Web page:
About 11 years ago at Nyack College, Nana Yaa Oforiwaa heard a speech by Dr. Joy DeGruy Leary, a nationally and internationally renowned researcher who has written extensively about Post Traumatic Slave Syndrome. She stated that in her research about the topic, she interview African American males in prison and in college. What she concluded was that the males in prisons had never had a rites of passage program. Her research helped to convince Naa Yaa Oforiwaa that the newly created Chiku Awali Rites of Passage Program for Young Men was needed in Rockland County. To further add to her conviction, she heard Nana Kwabena Brown of Nyama Healing Services say at a Columbia University African cultural workshop that a rites of passage program has to be a process that continues throughout the adolescent life of an African American male. Consequently, Chiku Awali graduates are encouraged to stay connected to Chiku Awali as peer advisors and workshop leaders. More than 50 African American males have enrolled in the Chiku Awali Rites of Passage program since 2003. Eighty-one percent of these young men successfully completed the process. The vast majority of graduates who completed the program have completed high school and have enrolled in college or gone into the military. In 2011, a program for young women was begun. The program parallels the males. Forty percent of the enrollees for the females graduated in 2012 and 80 percent graduated in 2014. Currently in the 2014-2015 program year, there are eight young women and seven young men.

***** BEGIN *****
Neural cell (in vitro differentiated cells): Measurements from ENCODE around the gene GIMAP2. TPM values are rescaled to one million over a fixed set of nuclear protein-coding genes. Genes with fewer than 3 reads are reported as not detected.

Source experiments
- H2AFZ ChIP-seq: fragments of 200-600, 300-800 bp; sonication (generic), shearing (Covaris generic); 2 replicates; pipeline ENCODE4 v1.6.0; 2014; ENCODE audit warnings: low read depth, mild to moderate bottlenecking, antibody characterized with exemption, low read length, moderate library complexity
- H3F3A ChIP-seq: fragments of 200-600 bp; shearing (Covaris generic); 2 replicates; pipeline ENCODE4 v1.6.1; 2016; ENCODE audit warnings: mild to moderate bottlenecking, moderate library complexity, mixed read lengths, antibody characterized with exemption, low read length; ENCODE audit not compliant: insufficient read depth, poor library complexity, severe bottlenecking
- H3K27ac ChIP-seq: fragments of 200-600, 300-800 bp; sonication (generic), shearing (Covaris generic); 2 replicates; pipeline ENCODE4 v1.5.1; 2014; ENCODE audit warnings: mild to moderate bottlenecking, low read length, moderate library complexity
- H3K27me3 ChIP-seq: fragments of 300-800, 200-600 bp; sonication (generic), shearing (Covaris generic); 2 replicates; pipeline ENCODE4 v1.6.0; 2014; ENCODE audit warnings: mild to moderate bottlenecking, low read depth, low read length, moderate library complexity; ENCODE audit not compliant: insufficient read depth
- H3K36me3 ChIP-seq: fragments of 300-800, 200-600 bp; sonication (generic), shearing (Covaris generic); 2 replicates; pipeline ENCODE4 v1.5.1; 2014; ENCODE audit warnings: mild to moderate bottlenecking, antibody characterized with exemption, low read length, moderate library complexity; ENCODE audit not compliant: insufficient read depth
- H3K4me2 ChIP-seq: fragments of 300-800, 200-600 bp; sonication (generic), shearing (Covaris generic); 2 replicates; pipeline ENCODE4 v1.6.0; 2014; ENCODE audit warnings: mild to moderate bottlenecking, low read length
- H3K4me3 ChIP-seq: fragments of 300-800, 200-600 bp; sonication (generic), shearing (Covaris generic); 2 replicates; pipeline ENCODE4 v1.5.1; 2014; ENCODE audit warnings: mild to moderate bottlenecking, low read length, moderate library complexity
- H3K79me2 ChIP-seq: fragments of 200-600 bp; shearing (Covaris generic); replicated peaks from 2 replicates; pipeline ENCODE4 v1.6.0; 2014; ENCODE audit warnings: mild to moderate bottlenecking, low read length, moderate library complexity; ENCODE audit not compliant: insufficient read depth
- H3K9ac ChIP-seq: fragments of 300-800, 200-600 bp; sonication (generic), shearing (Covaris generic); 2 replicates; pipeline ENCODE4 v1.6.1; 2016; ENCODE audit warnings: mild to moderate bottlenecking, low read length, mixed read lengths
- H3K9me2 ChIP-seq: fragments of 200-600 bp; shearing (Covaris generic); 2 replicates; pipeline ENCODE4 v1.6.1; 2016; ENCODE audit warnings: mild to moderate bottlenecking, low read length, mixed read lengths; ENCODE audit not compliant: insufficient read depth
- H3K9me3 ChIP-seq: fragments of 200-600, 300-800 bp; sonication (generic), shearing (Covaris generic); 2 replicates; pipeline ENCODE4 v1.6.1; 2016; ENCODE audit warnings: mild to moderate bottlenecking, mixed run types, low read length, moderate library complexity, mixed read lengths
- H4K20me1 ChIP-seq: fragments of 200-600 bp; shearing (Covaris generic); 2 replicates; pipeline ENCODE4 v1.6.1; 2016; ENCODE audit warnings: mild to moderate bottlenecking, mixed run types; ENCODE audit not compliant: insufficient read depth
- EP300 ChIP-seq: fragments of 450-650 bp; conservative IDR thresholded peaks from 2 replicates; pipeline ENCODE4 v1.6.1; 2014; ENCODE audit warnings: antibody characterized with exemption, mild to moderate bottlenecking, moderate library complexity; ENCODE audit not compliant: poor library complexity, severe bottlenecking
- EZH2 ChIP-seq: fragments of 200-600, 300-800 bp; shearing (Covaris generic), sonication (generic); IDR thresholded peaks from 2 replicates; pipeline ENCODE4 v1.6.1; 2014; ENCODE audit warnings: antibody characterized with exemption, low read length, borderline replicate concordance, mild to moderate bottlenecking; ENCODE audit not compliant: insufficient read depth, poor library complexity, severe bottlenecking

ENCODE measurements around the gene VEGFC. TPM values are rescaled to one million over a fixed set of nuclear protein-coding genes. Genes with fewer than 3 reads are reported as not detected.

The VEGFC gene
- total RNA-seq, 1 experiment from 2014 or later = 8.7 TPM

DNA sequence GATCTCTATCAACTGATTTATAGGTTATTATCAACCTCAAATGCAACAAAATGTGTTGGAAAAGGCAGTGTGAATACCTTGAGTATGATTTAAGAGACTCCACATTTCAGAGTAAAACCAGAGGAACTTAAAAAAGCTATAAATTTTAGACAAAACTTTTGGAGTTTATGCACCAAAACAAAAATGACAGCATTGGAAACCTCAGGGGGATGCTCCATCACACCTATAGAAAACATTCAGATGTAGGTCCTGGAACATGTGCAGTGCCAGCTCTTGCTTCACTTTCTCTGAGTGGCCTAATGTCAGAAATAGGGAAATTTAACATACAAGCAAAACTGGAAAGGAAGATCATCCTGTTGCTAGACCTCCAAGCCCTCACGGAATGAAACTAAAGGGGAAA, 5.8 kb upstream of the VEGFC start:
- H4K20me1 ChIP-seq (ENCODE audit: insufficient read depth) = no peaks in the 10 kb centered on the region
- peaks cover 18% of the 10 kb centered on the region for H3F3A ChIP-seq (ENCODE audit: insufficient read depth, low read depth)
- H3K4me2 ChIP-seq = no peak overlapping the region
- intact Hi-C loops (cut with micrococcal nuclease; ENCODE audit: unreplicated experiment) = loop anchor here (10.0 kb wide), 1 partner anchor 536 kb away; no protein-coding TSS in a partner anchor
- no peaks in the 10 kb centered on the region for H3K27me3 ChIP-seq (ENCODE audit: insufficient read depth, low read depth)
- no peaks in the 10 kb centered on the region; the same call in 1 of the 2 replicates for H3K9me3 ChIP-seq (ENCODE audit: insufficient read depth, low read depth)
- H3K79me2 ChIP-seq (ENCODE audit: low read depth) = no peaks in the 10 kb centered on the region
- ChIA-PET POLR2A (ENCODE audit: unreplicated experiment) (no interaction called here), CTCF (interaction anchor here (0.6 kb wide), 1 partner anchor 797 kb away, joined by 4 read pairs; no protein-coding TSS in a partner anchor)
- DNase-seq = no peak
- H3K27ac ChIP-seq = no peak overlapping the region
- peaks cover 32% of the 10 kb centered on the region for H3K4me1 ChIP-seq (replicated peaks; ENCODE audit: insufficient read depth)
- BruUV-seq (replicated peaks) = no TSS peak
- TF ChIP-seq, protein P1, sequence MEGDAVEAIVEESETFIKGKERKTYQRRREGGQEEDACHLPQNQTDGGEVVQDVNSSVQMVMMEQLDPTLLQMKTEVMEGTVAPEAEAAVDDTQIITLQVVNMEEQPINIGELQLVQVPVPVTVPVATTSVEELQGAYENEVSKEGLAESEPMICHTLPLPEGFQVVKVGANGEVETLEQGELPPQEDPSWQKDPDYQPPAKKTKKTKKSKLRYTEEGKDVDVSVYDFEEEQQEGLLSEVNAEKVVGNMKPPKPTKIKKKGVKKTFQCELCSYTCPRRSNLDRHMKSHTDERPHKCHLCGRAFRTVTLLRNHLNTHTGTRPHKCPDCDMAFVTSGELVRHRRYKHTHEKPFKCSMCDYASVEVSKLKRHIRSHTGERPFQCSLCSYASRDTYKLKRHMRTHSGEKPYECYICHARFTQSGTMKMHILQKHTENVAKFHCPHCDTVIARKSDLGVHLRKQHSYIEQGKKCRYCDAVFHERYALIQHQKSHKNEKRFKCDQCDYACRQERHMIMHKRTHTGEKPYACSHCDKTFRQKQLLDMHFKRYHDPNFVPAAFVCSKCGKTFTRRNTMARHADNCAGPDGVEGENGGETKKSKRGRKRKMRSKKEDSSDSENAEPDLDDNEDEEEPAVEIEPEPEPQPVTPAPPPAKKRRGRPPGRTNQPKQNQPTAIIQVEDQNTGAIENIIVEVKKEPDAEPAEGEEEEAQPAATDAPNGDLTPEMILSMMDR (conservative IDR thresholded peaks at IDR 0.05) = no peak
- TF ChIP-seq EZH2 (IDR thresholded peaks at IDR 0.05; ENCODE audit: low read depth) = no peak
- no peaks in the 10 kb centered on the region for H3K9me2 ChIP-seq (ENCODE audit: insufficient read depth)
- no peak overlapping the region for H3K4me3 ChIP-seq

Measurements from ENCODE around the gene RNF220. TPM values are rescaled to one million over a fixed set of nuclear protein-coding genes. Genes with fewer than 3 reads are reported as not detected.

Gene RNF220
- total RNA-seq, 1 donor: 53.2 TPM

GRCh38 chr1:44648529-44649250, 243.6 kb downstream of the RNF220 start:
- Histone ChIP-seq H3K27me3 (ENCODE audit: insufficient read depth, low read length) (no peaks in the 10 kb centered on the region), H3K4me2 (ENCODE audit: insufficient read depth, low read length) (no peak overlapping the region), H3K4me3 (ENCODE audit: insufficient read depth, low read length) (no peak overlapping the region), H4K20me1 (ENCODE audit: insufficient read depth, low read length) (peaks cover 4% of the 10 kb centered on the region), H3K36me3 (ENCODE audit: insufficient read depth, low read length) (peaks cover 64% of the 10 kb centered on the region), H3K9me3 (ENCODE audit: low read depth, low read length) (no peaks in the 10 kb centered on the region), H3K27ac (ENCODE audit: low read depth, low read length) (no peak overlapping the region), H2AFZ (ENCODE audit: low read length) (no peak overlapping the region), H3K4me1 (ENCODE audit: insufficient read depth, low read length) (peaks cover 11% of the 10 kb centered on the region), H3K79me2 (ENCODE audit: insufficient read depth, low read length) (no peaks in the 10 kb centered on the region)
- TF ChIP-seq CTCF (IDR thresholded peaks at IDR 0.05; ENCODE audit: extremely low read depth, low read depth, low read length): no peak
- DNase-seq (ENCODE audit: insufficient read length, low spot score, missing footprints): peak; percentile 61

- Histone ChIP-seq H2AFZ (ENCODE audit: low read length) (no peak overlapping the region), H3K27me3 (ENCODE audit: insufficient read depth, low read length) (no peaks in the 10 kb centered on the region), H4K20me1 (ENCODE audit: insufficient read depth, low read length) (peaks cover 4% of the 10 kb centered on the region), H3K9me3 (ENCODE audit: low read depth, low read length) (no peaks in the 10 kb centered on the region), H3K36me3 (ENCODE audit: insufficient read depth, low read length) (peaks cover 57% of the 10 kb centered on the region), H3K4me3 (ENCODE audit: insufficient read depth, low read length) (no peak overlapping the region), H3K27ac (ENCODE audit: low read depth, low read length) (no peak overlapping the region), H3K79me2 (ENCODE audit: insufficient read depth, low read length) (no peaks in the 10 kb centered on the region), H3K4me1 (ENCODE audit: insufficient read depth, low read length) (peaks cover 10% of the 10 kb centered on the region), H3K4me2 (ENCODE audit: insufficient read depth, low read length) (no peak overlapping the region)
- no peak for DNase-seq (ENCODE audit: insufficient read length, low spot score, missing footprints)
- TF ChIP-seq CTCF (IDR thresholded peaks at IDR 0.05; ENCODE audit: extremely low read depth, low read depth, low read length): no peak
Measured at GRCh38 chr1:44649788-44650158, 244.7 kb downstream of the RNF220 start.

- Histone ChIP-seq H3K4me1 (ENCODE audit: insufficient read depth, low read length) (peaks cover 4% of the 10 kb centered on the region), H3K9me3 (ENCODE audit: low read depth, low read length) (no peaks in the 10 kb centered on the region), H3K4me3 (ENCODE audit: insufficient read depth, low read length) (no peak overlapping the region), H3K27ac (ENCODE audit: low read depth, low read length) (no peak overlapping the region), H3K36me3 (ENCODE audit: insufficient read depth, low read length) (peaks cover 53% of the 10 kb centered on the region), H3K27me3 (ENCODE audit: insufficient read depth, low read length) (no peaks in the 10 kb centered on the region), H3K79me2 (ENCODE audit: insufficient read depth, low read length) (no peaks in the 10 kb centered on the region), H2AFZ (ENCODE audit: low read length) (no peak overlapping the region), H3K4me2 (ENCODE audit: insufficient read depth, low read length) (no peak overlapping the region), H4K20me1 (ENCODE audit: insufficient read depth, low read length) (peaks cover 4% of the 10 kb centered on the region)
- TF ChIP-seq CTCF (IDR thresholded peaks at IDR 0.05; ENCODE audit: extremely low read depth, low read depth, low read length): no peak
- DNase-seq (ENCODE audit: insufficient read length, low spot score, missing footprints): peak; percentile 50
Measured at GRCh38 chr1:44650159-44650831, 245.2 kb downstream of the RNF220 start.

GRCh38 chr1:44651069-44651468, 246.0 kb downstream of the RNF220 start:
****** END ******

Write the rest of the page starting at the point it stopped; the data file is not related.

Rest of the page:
The Chiku Awali Rites of Passage consists of cultural and educational workshops, an overnight trip and rites of passage ceremonies. The passage journey strives to provide young people with authentic African cultural experiences, life skills, and leadership training. Since 2004 twelve young men have visited the motherland with Chiku Awali to learn about their heritage and culture. Aaron Knox and Anteh Aryee went in 2004 to Ghana. In June 2007, the young men traveled with the group to Ghana, Benin and Toga. They were Kyle Blair, James Burns, and Anthony Facey, Class of 2007; and Kenneth Blair, Marvin Heyward, and Omari Thompson, Class of 2006. In 2010 three of the five young men in the class of 2010 traveled to Ghana with Chiku Awali. They were Jamir Burns, Jevaughn Fahie, and Mahkai Grant. Also on the trip was Tommy L. Johnson III from the Class of 2009.